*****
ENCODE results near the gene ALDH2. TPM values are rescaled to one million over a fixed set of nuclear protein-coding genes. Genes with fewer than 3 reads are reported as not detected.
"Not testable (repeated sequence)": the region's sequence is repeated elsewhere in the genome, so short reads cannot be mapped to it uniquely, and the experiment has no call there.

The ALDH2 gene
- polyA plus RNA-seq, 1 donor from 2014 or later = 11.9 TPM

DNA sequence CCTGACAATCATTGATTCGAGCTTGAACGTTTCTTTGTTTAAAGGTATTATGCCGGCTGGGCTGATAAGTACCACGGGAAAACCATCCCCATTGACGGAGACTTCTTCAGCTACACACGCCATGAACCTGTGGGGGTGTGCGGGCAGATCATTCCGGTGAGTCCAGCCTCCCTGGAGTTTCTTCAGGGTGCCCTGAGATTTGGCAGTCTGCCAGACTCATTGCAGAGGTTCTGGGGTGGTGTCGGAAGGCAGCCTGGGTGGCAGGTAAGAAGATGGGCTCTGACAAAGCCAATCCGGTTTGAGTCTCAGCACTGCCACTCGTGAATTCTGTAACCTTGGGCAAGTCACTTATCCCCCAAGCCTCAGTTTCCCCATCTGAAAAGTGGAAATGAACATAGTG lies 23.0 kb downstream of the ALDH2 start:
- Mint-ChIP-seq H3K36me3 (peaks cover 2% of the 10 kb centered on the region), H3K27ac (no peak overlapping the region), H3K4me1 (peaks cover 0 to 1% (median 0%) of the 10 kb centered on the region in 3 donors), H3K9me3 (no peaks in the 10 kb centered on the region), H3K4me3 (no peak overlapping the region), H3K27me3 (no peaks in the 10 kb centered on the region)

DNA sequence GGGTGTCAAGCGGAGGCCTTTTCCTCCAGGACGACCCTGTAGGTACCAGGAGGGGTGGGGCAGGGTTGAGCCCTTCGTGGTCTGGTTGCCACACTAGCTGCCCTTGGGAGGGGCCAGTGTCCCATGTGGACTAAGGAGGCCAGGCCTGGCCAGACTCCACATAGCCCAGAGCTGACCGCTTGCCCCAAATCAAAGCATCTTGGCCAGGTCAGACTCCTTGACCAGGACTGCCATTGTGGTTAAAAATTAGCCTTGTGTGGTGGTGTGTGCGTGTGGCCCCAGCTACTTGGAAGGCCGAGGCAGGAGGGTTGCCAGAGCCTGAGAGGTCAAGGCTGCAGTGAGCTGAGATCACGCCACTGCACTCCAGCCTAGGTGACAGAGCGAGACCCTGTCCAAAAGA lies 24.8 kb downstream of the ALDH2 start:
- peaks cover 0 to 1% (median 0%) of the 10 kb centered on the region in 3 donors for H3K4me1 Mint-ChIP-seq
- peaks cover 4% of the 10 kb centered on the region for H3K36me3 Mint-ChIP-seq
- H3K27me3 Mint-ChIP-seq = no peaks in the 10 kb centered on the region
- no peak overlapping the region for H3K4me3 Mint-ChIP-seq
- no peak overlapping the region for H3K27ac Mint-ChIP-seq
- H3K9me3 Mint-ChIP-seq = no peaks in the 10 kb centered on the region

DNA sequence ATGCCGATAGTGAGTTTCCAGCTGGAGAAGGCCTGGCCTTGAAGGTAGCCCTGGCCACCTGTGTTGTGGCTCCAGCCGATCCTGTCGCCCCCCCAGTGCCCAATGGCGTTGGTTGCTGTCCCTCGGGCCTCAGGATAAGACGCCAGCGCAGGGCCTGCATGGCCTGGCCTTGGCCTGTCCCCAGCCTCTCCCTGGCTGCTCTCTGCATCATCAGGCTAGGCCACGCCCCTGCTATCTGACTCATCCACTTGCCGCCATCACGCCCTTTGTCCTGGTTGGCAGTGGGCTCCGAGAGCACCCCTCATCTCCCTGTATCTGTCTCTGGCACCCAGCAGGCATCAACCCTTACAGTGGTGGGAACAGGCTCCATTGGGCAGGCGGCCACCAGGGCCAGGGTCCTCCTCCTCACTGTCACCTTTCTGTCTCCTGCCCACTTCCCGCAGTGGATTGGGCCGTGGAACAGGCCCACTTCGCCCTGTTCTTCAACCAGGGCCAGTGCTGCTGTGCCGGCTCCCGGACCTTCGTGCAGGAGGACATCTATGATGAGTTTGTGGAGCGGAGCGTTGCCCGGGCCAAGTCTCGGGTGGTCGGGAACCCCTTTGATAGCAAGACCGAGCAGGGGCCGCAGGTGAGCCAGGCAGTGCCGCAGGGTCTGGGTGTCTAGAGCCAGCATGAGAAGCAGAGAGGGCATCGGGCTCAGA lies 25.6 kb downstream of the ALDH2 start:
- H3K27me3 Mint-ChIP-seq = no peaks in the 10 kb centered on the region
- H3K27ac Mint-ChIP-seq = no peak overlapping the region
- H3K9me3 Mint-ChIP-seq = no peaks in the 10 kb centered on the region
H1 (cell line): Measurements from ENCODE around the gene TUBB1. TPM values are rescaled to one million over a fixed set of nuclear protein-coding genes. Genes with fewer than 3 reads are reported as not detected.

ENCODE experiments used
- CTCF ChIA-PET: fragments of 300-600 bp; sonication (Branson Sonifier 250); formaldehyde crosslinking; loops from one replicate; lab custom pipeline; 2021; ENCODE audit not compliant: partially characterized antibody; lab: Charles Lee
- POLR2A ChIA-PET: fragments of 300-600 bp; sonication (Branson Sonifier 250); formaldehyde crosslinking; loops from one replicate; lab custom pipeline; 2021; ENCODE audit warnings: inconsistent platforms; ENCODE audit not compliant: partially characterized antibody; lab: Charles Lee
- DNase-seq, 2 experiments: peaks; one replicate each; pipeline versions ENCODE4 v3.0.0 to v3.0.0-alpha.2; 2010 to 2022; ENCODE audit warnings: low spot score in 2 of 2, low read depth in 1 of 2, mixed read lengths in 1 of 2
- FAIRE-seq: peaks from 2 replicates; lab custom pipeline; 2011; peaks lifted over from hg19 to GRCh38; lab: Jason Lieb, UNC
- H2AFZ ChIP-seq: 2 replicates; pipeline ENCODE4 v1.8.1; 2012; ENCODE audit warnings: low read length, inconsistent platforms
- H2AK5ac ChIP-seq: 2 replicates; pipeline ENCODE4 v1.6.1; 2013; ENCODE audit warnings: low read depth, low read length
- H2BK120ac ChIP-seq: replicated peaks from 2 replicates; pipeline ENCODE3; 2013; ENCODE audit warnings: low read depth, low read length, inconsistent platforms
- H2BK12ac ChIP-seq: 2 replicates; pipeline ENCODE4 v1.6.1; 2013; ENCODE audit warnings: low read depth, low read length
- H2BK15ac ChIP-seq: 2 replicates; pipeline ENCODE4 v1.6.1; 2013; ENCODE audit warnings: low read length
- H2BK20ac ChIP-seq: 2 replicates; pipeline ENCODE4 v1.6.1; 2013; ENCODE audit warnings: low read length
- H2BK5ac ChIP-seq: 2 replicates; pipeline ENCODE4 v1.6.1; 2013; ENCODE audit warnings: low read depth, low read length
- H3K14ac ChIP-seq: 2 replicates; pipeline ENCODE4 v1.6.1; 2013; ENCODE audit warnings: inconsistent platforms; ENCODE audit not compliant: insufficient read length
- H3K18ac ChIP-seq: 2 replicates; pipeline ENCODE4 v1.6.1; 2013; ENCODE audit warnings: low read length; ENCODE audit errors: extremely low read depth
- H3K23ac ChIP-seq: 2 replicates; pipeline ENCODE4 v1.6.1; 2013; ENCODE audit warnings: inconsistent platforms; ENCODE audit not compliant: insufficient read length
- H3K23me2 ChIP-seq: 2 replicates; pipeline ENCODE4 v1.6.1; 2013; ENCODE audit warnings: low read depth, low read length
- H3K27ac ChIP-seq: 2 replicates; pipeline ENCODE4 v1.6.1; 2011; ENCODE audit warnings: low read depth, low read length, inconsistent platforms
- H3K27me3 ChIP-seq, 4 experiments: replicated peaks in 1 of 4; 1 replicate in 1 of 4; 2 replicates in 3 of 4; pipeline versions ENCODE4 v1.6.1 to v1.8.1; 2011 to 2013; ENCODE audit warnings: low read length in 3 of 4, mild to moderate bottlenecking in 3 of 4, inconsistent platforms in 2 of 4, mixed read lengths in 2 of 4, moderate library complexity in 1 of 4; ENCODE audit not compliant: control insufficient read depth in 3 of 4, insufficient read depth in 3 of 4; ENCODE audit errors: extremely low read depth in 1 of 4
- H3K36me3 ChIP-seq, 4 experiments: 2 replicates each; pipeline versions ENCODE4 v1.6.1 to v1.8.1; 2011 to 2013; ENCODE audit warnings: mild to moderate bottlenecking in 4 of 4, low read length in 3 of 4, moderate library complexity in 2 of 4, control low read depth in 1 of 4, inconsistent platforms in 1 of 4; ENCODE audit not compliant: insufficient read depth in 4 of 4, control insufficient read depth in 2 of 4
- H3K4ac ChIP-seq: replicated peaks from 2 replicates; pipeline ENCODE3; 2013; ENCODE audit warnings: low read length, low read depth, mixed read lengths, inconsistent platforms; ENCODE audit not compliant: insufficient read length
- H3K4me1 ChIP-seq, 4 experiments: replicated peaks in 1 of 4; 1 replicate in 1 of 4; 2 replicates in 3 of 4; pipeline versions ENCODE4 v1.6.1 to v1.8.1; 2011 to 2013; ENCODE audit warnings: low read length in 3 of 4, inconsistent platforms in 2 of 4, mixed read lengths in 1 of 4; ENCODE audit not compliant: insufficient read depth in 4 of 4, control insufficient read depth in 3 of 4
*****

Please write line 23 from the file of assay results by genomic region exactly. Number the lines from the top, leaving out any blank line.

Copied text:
- FAIRE-seq: peaks from 2 replicates; lab custom pipeline; 2011; peaks lifted over from hg19 to GRCh38; lab: Jason Lieb, UNC